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Broadside entitled 'A New Song on Reform'




Oh ! Reform now it is the rage,
Wherever you may go;
Mr. Bright now of the present age,
The seed began to sow.
But the reform that we do want,
I'll tell you in a short while ;
And before you've heard my song quite out,
It will cause you to give a smile.

So good people all, on you I call,
And mark what I do say ;
For I'm sure Reform is wanted much,
Just at the present day.

To Reform all the grocers,
I think you will agree,
That mixes sand with sugar.
And sloe leaves among their tea.
To Reform the millers and bakers,
I think it is but right,
Who adulterates our meal and flour.
And cheats us in our weight

For to Reform the butchers, too.
I'm sure we must begin,
Who sells us horse's flesh for beef,
And think it is no sin,
And to Reform the milk men,
The women often talk;
For instead of selling of pure milk,    .
It is water mixed with chalk.

And the tailors all from cabbaging,
We quickly must Reform ;
And we must Reform all scolding wives,
That at their husbands storm.
We must Reform the publicans,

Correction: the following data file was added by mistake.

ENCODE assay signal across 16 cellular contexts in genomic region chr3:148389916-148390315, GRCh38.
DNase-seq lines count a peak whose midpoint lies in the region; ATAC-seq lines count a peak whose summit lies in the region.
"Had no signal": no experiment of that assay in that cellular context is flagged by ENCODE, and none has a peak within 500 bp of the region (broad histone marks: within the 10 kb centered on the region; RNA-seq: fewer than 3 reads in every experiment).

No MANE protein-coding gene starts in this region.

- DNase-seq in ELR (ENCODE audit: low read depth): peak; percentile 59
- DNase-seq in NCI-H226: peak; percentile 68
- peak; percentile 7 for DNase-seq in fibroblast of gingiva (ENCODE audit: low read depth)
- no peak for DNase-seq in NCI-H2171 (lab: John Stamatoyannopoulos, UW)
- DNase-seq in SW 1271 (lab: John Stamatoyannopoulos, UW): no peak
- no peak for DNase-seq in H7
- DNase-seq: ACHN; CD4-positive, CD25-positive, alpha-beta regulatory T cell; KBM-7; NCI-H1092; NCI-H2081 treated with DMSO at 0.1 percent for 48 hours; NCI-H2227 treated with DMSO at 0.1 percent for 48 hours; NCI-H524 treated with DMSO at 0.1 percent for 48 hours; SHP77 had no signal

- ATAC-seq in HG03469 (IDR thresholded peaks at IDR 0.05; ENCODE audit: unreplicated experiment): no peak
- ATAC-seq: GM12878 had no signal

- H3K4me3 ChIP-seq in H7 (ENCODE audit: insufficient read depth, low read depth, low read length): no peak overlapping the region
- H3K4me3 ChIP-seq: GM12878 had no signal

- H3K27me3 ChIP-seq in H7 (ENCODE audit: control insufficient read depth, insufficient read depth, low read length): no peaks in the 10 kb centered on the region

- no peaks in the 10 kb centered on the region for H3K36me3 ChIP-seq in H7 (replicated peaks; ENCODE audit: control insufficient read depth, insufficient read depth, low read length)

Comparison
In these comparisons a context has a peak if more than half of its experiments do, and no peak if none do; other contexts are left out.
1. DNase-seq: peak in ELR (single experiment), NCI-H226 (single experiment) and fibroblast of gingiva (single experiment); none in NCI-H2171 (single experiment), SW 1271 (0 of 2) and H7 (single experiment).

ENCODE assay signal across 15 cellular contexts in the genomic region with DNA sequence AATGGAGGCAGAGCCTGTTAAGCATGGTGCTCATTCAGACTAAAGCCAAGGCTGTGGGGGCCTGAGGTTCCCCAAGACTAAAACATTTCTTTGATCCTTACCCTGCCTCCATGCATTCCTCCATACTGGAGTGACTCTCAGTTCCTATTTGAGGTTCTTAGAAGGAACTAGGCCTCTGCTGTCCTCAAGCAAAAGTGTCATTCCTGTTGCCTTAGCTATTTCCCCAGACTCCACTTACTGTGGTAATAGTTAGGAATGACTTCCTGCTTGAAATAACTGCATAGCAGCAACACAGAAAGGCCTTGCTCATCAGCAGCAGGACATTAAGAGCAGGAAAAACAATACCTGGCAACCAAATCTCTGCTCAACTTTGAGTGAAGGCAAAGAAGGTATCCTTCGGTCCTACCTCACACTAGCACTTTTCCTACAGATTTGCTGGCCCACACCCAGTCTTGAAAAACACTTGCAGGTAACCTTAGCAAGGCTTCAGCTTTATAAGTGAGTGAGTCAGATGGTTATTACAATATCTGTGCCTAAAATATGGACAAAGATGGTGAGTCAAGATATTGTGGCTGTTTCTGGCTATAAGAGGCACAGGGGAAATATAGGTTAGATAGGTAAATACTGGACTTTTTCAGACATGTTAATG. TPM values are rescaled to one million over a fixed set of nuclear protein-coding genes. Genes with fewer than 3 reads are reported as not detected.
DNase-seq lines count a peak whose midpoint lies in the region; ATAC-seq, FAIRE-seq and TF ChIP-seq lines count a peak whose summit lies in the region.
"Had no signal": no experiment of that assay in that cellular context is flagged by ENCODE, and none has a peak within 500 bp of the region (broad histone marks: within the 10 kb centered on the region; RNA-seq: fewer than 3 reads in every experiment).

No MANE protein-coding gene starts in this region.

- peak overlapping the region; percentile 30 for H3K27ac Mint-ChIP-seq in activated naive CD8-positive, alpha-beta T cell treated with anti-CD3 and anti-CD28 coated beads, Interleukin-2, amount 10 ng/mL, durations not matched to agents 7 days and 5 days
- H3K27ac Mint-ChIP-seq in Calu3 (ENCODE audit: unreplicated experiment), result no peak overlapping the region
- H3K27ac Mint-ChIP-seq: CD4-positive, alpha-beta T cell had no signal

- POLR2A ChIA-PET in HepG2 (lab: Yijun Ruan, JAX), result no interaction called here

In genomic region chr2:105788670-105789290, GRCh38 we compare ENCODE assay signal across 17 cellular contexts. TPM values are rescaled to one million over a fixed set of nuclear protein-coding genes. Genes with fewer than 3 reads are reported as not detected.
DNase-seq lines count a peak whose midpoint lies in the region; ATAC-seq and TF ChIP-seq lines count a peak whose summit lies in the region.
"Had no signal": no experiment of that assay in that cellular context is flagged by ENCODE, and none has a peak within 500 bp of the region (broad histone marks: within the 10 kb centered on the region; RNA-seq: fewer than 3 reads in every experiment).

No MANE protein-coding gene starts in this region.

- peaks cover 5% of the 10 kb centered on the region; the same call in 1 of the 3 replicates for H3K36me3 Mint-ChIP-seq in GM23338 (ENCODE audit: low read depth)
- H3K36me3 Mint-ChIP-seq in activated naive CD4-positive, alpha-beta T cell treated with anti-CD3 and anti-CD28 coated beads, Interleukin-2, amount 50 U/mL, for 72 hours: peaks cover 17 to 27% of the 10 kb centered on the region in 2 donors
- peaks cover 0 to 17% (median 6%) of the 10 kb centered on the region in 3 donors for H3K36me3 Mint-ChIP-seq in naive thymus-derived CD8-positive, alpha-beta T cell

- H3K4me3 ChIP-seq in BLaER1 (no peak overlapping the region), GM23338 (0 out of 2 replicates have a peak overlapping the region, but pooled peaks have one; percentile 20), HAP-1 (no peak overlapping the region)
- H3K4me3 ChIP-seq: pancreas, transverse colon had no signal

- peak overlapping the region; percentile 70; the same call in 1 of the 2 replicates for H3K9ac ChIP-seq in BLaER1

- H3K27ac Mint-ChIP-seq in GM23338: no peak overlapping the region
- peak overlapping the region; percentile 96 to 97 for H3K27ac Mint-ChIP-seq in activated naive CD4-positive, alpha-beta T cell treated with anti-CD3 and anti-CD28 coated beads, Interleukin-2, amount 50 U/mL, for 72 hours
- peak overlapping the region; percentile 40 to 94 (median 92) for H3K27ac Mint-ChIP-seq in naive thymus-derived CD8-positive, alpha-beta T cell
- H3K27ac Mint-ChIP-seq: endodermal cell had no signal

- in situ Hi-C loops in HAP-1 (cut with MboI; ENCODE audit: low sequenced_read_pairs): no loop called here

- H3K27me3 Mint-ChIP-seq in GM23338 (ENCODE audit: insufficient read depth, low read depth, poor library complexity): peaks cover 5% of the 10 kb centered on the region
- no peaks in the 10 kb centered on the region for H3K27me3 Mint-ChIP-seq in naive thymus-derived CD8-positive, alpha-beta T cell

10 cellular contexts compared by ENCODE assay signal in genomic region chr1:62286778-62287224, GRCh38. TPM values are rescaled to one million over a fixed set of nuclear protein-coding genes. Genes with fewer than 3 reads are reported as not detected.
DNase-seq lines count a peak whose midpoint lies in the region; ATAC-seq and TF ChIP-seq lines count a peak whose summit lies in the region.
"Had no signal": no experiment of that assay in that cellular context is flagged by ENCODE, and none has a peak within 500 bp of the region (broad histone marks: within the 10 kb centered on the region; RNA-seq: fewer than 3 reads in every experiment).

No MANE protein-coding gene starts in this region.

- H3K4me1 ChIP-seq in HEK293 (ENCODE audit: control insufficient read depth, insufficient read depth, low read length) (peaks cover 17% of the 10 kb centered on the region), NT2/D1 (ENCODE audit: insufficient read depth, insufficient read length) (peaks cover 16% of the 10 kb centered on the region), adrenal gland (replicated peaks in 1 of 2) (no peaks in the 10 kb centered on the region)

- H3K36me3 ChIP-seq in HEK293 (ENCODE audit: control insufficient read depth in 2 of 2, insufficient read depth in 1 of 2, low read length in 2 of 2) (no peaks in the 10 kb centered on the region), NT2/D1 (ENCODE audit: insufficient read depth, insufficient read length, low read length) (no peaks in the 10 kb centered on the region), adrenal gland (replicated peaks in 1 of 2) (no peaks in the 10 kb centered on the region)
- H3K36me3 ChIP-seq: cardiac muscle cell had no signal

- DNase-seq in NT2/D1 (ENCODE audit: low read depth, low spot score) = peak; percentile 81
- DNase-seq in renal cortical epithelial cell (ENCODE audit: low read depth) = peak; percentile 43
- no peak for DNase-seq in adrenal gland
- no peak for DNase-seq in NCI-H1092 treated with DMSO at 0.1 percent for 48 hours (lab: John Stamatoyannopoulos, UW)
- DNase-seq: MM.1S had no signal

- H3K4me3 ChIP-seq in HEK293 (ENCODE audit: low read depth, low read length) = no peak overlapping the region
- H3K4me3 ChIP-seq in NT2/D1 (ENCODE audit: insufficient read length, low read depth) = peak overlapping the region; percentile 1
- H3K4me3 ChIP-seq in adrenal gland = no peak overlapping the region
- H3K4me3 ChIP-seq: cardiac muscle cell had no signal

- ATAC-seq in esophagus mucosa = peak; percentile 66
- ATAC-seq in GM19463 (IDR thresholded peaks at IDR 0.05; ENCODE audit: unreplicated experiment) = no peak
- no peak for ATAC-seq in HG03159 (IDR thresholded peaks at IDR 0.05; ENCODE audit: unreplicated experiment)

The shebeen shops, likewise;
And we must Reform with sixty days,
Men that give their wives black eyes.

For to Reform the foppish gents,
I think it is but fair;
For they frighten all the children.
As their face is covered with hair.
For to Reform the ladies, too,
I nearly had forgot;
By leaving off that bulky thing,
Hoops in the petticoat.

We must Reform the bachelors,
Likewise the old maids, too ;
To live single above fifty years,
You know it will not do.
The mill lasses, too, we must Reform,
I think it is but wise;
For by stopping out so late at night,
In the morn are loth to rise.

For to Reform Lord Derby's bill,
The people has in view;
For all the country round about,
They see it will not do.
His bill may be read the third time,
If he sends to the Savings Banks all round.
And deposits for one and all the poor,
The sum of Sixty Pounds!

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Probable period of publication: 1852-1859   shelfmark: L.C.Fol.178.A.2(056)
Broadside entitled 'A New Song on Reform'
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